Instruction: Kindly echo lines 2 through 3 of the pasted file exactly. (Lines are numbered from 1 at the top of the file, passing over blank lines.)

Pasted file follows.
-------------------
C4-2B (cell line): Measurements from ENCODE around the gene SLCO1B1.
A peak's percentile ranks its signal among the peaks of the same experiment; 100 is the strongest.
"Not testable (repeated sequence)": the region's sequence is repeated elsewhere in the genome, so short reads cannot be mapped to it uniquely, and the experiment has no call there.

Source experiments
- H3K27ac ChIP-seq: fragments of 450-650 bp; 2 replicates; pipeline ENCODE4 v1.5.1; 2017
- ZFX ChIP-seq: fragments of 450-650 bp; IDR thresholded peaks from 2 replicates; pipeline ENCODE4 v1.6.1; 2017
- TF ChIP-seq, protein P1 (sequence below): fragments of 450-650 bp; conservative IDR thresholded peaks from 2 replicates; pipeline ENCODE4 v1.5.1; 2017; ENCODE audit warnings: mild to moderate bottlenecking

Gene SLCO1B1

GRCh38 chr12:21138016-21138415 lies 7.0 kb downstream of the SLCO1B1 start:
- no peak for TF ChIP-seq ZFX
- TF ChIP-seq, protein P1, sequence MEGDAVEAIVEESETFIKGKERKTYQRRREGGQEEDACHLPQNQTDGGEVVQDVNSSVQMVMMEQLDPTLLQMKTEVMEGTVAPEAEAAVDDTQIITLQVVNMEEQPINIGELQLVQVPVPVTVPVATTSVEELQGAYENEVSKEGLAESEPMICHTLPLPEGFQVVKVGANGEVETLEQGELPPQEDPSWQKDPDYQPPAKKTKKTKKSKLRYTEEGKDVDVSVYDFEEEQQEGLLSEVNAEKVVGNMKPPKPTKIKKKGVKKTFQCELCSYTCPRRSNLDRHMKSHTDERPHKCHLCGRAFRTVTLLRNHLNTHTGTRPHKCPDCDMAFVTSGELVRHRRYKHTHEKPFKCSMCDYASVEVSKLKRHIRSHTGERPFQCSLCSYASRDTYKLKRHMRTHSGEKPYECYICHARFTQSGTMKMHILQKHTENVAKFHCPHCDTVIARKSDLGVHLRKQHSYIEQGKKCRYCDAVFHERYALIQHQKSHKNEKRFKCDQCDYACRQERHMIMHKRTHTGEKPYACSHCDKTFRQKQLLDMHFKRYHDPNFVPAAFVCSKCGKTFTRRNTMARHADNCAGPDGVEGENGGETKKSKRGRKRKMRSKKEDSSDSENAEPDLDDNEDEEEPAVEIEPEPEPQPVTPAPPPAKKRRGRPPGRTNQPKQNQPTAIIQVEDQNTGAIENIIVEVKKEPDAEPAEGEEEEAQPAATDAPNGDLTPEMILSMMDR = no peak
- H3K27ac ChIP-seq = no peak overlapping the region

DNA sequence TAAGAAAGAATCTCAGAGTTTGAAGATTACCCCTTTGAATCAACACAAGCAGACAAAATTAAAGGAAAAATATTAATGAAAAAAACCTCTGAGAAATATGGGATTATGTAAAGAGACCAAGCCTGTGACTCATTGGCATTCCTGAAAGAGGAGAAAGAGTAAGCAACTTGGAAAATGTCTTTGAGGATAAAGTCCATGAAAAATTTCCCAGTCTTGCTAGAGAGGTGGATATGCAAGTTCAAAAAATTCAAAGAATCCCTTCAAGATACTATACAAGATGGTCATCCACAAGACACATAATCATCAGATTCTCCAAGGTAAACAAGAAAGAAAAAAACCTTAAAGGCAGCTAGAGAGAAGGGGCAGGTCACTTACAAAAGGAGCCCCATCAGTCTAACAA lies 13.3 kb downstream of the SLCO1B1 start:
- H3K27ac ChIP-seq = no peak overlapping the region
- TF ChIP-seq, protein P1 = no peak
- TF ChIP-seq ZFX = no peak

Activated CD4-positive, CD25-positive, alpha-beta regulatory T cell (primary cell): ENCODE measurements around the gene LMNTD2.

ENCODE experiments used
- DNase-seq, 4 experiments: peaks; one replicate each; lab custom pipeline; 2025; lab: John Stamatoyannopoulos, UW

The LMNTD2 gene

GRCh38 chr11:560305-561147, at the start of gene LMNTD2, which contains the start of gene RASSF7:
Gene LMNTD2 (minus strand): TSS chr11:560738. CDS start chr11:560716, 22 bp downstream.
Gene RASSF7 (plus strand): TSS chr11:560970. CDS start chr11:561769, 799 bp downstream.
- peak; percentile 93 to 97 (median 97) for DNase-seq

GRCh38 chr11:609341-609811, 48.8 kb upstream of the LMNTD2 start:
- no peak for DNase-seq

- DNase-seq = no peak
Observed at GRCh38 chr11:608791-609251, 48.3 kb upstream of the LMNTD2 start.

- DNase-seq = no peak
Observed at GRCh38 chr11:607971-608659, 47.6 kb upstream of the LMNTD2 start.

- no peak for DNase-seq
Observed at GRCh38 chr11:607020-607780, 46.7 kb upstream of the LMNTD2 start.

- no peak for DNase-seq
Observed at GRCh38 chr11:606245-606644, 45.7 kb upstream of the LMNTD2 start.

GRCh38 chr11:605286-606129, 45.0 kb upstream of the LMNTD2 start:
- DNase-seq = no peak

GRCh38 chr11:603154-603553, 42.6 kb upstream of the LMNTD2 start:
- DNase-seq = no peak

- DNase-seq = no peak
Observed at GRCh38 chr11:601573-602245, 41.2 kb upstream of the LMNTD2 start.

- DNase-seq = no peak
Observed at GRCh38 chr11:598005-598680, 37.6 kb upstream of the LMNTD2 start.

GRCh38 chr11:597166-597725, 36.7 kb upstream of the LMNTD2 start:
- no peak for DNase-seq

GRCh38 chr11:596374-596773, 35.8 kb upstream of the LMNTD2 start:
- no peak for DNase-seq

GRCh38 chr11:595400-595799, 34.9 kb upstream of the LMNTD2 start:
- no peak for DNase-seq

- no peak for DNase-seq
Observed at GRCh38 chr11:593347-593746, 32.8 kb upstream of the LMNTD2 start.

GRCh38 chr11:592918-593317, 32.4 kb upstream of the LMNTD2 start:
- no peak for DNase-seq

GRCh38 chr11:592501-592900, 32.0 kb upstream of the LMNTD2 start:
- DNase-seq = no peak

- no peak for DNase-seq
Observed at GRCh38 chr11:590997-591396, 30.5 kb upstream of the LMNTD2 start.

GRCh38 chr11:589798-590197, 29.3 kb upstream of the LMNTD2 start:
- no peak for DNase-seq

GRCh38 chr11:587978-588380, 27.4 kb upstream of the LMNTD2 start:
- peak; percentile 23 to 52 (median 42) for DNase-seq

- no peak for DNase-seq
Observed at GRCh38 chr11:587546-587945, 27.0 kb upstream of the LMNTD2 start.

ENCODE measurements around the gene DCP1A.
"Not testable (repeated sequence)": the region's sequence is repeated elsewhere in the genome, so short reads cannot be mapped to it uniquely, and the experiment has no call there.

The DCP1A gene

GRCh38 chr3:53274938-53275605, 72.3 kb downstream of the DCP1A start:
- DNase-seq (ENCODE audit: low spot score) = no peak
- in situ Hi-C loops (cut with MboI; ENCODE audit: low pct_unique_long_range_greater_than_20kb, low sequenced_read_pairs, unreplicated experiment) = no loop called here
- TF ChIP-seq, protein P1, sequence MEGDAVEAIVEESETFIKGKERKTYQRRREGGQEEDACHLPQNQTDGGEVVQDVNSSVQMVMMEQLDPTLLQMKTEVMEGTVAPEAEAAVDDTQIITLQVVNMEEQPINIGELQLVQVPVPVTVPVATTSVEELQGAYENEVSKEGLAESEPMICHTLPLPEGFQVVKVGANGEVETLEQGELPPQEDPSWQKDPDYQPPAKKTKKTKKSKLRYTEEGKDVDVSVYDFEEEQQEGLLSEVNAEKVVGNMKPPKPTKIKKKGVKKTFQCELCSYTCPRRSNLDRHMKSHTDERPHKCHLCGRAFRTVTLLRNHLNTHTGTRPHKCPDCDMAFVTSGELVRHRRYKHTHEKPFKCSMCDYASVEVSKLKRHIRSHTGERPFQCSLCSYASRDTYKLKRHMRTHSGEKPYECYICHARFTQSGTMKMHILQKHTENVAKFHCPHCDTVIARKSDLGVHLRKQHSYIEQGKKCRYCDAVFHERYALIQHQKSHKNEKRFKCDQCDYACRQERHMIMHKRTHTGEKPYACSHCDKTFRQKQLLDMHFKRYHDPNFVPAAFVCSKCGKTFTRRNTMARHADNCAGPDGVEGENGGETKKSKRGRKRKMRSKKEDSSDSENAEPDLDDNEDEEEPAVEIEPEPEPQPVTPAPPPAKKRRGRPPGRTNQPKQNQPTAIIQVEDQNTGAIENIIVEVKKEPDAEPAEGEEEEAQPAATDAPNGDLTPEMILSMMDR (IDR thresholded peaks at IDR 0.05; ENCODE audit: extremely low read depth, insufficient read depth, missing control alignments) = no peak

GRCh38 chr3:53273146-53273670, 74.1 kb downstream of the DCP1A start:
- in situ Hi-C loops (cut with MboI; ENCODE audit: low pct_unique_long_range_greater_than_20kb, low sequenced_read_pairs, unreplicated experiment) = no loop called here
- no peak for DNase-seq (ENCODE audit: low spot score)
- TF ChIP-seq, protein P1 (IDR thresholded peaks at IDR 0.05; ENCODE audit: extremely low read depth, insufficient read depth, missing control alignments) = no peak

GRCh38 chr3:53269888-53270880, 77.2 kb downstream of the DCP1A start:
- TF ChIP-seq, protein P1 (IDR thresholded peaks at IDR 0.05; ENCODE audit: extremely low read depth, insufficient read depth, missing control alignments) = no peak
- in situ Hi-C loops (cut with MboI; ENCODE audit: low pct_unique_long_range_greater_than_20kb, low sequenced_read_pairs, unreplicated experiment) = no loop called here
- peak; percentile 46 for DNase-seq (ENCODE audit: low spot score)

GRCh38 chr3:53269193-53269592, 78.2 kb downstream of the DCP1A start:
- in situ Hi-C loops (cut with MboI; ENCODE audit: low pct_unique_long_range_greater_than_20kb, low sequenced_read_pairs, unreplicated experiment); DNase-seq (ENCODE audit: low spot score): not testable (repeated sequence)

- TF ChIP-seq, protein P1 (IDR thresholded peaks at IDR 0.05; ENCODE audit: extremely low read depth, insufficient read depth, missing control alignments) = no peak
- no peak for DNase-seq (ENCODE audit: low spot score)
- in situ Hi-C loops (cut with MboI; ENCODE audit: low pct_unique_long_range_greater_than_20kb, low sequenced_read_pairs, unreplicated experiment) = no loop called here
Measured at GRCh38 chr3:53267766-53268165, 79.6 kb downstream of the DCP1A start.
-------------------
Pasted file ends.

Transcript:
A peak's percentile ranks its signal among the peaks of the same experiment; 100 is the strongest.
"Not testable (repeated sequence)": the region's sequence is repeated elsewhere in the genome, so short reads cannot be mapped to it uniquely, and the experiment has no call there.